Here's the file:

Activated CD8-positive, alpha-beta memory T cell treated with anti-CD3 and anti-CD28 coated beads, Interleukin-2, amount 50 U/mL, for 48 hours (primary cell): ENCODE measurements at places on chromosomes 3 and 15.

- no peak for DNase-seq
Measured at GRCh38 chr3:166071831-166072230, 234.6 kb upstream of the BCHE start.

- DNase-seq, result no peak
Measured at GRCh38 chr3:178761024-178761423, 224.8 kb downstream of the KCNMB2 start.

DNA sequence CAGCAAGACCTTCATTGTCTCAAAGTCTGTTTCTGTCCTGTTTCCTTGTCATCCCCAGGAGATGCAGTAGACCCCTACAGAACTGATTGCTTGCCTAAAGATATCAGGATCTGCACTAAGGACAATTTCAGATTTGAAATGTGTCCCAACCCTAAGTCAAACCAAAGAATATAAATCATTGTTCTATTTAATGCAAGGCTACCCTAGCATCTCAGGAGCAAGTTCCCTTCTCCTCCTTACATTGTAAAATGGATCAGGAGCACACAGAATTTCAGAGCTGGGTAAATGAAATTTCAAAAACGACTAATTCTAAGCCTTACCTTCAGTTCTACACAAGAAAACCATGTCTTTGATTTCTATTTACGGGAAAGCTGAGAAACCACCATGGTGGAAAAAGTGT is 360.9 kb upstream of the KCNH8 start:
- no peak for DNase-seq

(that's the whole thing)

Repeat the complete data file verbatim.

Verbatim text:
Activated CD8-positive, alpha-beta memory T cell treated with anti-CD3 and anti-CD28 coated beads, Interleukin-2, amount 50 U/mL, for 48 hours (primary cell): ENCODE measurements at places on chromosomes 3 and 15.

- no peak for DNase-seq
Measured at GRCh38 chr3:166071831-166072230, 234.6 kb upstream of the BCHE start.

- DNase-seq, result no peak
Measured at GRCh38 chr3:178761024-178761423, 224.8 kb downstream of the KCNMB2 start.

DNA sequence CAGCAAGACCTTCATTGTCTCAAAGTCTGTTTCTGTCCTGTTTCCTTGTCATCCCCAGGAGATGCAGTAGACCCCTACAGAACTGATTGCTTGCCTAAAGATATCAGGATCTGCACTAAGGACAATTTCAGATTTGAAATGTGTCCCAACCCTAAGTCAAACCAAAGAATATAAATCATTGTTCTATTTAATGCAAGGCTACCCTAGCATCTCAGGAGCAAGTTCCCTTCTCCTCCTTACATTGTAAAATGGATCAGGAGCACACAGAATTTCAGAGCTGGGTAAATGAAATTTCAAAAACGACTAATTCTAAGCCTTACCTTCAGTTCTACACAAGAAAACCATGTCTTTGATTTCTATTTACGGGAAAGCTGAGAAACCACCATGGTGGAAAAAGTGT is 360.9 kb upstream of the KCNH8 start:
- no peak for DNase-seq